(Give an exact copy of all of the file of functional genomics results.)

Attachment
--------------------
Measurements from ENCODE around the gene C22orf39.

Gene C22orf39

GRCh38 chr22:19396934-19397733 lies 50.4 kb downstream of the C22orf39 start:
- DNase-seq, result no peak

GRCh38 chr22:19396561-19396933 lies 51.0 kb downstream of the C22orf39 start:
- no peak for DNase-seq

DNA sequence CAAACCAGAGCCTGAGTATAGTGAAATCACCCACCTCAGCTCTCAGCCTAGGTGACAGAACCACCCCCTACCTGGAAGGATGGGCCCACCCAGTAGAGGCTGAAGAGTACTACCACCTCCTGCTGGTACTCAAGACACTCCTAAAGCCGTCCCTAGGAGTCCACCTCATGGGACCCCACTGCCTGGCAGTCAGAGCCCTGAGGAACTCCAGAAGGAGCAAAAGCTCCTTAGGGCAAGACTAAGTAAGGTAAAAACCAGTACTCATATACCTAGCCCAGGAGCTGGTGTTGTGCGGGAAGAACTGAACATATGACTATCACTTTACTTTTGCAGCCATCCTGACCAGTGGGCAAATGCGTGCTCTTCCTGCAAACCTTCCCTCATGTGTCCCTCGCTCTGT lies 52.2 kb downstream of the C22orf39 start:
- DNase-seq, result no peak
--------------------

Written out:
Measurements from ENCODE around the gene C22orf39.

Gene C22orf39

GRCh38 chr22:19396934-19397733 lies 50.4 kb downstream of the C22orf39 start:
- DNase-seq, result no peak

GRCh38 chr22:19396561-19396933 lies 51.0 kb downstream of the C22orf39 start:
- no peak for DNase-seq

DNA sequence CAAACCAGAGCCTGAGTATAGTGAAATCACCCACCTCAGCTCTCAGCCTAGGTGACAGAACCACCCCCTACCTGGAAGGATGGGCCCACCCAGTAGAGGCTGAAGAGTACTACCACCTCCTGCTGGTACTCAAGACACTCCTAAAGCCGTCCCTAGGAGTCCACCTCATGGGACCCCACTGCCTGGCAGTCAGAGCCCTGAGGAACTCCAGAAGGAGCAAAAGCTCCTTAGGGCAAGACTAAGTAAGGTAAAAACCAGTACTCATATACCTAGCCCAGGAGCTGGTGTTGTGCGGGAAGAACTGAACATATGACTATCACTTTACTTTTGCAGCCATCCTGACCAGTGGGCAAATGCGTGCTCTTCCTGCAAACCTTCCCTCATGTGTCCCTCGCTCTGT lies 52.2 kb downstream of the C22orf39 start:
- DNase-seq, result no peak